New Mexico fines two megachurches $10K each over packed Christmas Eve services

New Mexico fines two megachurches $10K each over packed Christmas Eve services
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New Mexico officials fined two megachurches $10,000 each after they hosted packed Christmas Eve services last week. 

Legacy Church and Calvary Church in Albuquerque, N.M., were shown in photos on the church’s Instagram accounts to have held services with large crowds of people, many of whom were not wearing masks, city station KOB 4 and ABC affiliate KOAT reported

The packed services were held despite state restrictions instituted Dec. 15 that limit worship services to 25 percent capacity and require masks. Each violation amounted to a $5,000 fine. 

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New Mexico Gov. Michelle Lujan GrishamMichelle Lynn Lujan GrishamNew Mexico launching vaccine sweepstakes with M in prizes The Hill's Morning Report - Presented by Facebook - Cheney poised to be ousted; Biden to host big meeting Biden vows to get 'more aggressive' on lifestyle benefits of vaccines MORE condemned the churches, with her spokesperson Tripp Stelnicki saying they violated “the state public health order and common sense.”

"These two churches and their leaders endangered the lives, livelihoods and health of not only their parishioners but their entire communities — and, given how quickly this virus can spread, potentially our state as a whole," he said. 

"These illegal and selfish gatherings will directly contribute to more suffering and illness in our state,” he added. “These church leaders should reflect on the danger they’ve unleashed in their communities."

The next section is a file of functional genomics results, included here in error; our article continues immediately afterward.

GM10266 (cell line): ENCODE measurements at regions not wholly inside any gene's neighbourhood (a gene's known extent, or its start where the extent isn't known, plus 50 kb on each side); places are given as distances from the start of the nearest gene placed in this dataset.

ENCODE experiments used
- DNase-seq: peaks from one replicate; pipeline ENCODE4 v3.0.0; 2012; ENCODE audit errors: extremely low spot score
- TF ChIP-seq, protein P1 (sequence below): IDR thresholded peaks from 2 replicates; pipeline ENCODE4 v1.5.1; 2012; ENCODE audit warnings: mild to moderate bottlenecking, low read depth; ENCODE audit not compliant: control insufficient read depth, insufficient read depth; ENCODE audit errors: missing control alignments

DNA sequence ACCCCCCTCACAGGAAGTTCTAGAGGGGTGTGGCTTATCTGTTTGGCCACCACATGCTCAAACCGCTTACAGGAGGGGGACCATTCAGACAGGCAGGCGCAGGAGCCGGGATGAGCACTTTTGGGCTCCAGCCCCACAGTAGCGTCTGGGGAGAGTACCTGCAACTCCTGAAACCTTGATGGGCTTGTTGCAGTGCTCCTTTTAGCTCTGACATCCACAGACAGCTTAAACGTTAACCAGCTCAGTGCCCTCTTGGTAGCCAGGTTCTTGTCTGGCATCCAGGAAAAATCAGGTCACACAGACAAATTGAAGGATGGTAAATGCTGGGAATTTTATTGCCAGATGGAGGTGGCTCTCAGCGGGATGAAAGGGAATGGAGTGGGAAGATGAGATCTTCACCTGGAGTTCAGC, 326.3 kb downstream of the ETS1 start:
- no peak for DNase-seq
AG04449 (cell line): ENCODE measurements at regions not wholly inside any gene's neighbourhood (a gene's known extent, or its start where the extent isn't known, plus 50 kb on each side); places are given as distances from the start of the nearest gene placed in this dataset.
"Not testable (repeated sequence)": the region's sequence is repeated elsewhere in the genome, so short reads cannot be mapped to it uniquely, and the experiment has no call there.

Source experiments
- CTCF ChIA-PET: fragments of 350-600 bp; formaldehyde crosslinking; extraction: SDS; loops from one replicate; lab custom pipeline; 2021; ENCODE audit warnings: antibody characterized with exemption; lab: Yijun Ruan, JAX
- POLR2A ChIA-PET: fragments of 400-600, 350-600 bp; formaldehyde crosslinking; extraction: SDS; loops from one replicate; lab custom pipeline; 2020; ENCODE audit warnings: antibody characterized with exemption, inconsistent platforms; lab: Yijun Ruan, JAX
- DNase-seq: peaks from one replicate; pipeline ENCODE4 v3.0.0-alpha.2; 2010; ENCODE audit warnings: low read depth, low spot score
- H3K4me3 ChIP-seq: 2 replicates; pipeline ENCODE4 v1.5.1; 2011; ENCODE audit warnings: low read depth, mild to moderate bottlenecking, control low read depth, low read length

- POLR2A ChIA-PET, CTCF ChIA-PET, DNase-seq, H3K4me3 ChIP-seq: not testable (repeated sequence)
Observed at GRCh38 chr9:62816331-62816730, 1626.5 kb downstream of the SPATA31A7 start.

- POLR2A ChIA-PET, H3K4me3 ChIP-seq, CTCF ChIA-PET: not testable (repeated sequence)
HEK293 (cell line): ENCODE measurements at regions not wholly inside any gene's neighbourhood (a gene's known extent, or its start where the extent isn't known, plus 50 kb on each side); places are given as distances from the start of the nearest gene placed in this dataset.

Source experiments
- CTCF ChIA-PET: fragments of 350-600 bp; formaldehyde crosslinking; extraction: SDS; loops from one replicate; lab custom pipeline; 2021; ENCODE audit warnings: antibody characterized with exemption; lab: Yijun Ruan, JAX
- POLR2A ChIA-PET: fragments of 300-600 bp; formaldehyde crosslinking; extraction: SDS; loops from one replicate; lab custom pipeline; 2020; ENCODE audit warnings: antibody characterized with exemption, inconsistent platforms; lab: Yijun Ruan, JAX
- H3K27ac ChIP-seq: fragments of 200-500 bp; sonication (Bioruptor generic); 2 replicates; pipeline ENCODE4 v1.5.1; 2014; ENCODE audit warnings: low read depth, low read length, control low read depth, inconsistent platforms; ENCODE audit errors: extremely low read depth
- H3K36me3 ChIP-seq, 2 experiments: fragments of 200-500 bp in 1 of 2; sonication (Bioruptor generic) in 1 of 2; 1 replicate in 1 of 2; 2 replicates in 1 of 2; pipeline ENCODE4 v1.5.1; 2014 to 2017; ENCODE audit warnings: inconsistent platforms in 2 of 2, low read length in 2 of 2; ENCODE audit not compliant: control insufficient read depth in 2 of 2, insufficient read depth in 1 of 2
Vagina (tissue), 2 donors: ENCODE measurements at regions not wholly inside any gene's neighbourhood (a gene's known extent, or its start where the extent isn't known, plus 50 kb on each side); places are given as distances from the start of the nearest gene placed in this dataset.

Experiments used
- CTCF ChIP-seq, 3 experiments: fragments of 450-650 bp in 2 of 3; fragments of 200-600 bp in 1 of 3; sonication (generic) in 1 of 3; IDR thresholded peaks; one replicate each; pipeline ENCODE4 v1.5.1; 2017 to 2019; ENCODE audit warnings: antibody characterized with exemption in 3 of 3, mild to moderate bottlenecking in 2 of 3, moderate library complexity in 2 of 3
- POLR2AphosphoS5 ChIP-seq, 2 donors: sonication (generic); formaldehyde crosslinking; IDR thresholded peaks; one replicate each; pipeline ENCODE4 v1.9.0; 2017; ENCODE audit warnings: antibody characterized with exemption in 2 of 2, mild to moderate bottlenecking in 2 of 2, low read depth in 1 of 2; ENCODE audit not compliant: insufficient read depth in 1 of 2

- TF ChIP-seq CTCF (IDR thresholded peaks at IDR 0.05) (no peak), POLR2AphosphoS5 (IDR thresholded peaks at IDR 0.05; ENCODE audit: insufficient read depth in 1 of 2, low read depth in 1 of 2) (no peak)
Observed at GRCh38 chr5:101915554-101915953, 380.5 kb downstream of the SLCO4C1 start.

Legacy Church told NBC News on Wednesday that state officials overstepped “their constitutional authority” and were countering “what we are called on by God to do.”

"It's tragic that what we do for thousands of shut-ins, those in despair, and kids who go without meals gets no state notice, but fixation on one service can net us large fines," the statement read. 

Legacy Church filed a lawsuit against the state earlier this year after Grisham limited gatherings at places of worship, but the lawsuit was dismissed in July, according to KOB 4. 

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The other church, Calvary Church, told The Hill that the house of worship “chose not to break fellowship with any worshiper by requiring them to leave the gathering of their church family.”

“Instead, we continued to urge and provide opportunity for our congregants to maintain safe social distance, wear face coverings, and properly sanitize,” the statement continued. 

Calvary Church said it has "labored dutifully to maintain our state’s requirements since they’ve been implemented," noting it offers online worship options and contactless in-person services with face coverings and social distancing. 

The church cited that the public health order allows "a certain number of individuals and families who believe that they have an essential need to gather together with other believers" can do so.

"For these congregants, the risks of a complete lockdown to their spiritual, mental, and emotional health are equal to or greater than the risk of COVID-19 to their physical health," the church said. "It is for this reason and others that we believe a healthy local church is an essential operation of a healthy community."

New Mexico has confirmed 141,186 COVID-19 cases, 9,614 hospitalizations and 2,436 fatalities throughout the pandemic, according to state data

Johns Hopkins University data indicates that over the past week New Mexico has recorded an about 8.25 percent positive rate, higher than the recommended 5 percent but better than most states in the country. 

Updated at 11:15 a.m.